Despite a decline in anaphylaxis deaths over the past 25 years, lack of epinephrine and incorrect administration of epinephrine still play a significant role in mortality.
According to a retrospective case study by researchers from McMaster University in Hamilton, Ontario only a quarter of patients received epinephrine prior to cardiac arrest, including those treated by emergency medicine personnel.
Of the 80 deaths recorded in Ontario from 1986 – 2011, 47 had a known or suspected allergy to the fatal allergen, but only 18 had been prescribed an epinephrine auto-injector and only 9 had their auto-injector at the time of the reaction. And at least 8 of these people received epinephrine that was either expired or administered incorrectly.
“The low proportion of patients who received epinephrine correctly may indicate that more information is needed by both patients and first responders regarding indications and techniques for administering epinephrine and auto-injectors,” said lead investigator, Ya Sophia Xu, MD
Most of the fatalities were caused by food allergy (n = 37), insect sting (n = 27), or medication (n = 11). But in 5 patients, death occurred with no known allergen.
More than half (59%) of the food-related fatalities involved food eaten away from home – at public places including school, camp, or another person’s home.
“Patients with food allergies should be especially vigilant when eating outside of the home,” added Dr. Xu “restaurants need to improve the labeling and disclosure of potential allergens to the public.”
The study also revealed that Coroners’ reports are sometimes lacking information about the severity of previous allergic reactions, level of asthma control, time of administration of the first epinephrine dose, body mass index of patients, and anatomical location of the epinephrine injection.
Ryan Jacobsen, MD, EMT who is associate emergency medical services director for the Kansas City Fire Department in Missouri commented “there seems a perception among pre-hospital personnel that the administration of epinephrine is dangerous.” He and his colleagues recently published a study with very similar results.
Dr. Jacobsen’s team surveyed 3,500 nationally registered paramedics in the United States and found that 36.2% of responders felt there were contraindications to the administration of epinephrine for a patient in anaphylactic shock. And 40% of paramedics (incorrectly) believed that diphenhydramine was the first-line medication for a patient suffering from anaphylactic shock.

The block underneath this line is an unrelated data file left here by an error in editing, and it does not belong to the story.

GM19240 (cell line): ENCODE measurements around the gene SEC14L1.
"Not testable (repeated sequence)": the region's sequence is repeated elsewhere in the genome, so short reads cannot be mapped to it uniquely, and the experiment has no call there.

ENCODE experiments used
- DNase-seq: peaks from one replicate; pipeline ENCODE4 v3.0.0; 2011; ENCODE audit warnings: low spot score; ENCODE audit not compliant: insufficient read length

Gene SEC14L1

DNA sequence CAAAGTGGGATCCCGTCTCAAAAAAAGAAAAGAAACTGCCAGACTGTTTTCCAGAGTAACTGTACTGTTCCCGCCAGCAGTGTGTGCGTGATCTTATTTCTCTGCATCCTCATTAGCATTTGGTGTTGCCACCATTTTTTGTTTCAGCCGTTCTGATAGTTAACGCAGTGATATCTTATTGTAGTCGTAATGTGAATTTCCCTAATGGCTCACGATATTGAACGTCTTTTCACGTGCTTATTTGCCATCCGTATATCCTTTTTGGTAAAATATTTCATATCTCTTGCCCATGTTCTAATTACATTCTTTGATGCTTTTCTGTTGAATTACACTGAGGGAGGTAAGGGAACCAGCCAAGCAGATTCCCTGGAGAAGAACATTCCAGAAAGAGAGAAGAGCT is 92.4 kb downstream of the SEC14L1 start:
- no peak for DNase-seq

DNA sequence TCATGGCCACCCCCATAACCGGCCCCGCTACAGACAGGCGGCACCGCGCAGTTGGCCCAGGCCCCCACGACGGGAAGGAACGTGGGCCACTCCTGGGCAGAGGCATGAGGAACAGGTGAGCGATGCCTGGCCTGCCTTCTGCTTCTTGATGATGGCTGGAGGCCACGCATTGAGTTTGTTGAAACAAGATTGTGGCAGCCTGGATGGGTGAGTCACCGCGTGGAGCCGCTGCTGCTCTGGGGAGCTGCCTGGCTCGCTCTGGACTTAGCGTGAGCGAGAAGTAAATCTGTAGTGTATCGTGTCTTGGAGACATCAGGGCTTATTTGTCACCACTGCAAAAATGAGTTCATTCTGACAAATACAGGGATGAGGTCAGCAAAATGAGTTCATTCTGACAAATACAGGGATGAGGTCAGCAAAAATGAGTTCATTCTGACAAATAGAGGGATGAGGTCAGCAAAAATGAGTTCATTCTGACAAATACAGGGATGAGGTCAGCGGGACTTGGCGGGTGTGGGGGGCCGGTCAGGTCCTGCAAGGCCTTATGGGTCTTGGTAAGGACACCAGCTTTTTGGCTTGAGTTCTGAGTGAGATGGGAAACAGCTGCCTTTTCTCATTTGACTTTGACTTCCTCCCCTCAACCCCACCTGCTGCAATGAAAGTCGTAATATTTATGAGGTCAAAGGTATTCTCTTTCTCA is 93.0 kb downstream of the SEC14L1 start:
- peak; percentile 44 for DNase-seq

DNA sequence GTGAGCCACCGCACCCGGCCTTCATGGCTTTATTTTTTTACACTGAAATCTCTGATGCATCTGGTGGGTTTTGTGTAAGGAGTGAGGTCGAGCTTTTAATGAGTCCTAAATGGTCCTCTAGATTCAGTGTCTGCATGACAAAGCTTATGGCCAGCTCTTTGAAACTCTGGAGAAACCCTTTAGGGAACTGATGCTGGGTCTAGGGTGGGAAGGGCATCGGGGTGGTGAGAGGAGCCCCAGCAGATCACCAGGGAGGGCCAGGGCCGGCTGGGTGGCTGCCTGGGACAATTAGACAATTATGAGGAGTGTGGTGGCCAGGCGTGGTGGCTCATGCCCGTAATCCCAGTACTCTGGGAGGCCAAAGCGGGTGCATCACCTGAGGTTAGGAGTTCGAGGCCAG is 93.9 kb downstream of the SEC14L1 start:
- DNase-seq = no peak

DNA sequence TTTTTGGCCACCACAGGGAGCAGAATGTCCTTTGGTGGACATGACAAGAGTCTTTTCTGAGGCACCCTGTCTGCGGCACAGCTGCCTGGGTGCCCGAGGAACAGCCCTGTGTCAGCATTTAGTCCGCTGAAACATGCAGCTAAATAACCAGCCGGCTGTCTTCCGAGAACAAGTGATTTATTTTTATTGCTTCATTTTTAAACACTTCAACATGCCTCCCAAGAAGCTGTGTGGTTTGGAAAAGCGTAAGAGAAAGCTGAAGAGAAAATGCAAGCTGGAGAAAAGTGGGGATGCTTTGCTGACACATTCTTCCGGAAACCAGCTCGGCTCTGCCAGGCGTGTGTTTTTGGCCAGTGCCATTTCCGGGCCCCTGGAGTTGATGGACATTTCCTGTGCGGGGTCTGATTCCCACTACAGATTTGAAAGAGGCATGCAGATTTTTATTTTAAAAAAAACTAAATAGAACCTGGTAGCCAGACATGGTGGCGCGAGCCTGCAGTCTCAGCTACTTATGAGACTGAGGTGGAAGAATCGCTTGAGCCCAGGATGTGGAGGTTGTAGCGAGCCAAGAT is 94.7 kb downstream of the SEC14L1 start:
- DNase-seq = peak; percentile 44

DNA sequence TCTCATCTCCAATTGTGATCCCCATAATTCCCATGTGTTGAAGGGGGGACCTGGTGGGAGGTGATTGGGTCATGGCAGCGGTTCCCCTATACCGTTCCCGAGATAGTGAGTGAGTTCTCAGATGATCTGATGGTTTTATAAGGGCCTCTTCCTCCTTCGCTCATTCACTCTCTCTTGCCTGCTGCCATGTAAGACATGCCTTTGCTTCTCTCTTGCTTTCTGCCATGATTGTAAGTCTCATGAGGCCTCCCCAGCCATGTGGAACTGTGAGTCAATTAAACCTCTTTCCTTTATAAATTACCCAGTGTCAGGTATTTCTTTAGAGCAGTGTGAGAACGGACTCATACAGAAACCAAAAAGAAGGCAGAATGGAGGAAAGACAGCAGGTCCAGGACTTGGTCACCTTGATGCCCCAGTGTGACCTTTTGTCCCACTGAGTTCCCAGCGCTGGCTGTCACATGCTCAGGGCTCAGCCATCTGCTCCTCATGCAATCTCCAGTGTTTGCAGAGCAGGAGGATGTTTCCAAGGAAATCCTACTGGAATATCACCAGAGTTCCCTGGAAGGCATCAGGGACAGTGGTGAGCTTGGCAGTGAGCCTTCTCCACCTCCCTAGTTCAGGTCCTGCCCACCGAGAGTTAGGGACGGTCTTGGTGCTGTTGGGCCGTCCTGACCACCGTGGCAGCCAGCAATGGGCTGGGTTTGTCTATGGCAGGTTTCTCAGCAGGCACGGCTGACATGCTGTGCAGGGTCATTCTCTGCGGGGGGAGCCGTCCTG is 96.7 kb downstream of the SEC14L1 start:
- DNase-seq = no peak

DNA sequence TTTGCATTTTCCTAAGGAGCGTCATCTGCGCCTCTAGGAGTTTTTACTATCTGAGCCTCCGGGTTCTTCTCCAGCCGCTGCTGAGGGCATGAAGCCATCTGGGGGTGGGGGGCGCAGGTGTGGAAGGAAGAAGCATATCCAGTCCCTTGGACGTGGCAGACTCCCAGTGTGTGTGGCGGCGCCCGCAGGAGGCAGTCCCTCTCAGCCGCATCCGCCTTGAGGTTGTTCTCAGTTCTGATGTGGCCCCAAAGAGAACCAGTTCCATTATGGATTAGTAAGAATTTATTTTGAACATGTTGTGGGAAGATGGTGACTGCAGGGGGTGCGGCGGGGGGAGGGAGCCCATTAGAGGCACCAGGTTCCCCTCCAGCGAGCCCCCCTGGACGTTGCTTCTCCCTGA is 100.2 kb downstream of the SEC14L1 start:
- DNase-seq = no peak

“They also had challenges in the recognition of atypical presentations of anaphylaxis and determining the correct location and route of epinephrine administration,” he said.
Only 2.9% correctly identified atypical presentation of anaphylaxis, while less than half (46.2%) identified epinephrine as the initial drug of choice. Equally concerning, only 38.9% correctly chose the intramuscular route of administration, while 60.6% incorrectly identified the deltoid, rather than the anterolateral thigh as the preferred injection site location.
As an EMS educator I spend much of my time, discussing the 5 Rights of Administration: right patient, right time, right drug, right route, right dose.
Yet, according to this study, it seems as if emergency medical personnel are routinely failing on all 5 when it comes to anaphylaxis.
“Basically, we have the same issues in the United States that were found in the Canadian study,” says Jacobsen. “There needs to be an aggressive educational campaign geared toward emergency personnel in both the safety of epinephrine and its importance as the first-line therapy for anaphylaxis. The benefits of epinephrine almost always outweigh the risks, but there’s a reluctance to use it. Patients get palpitations, they might get a headache, their heart rate goes up, but it’s a potentially life-saving treatment.
Amen to that.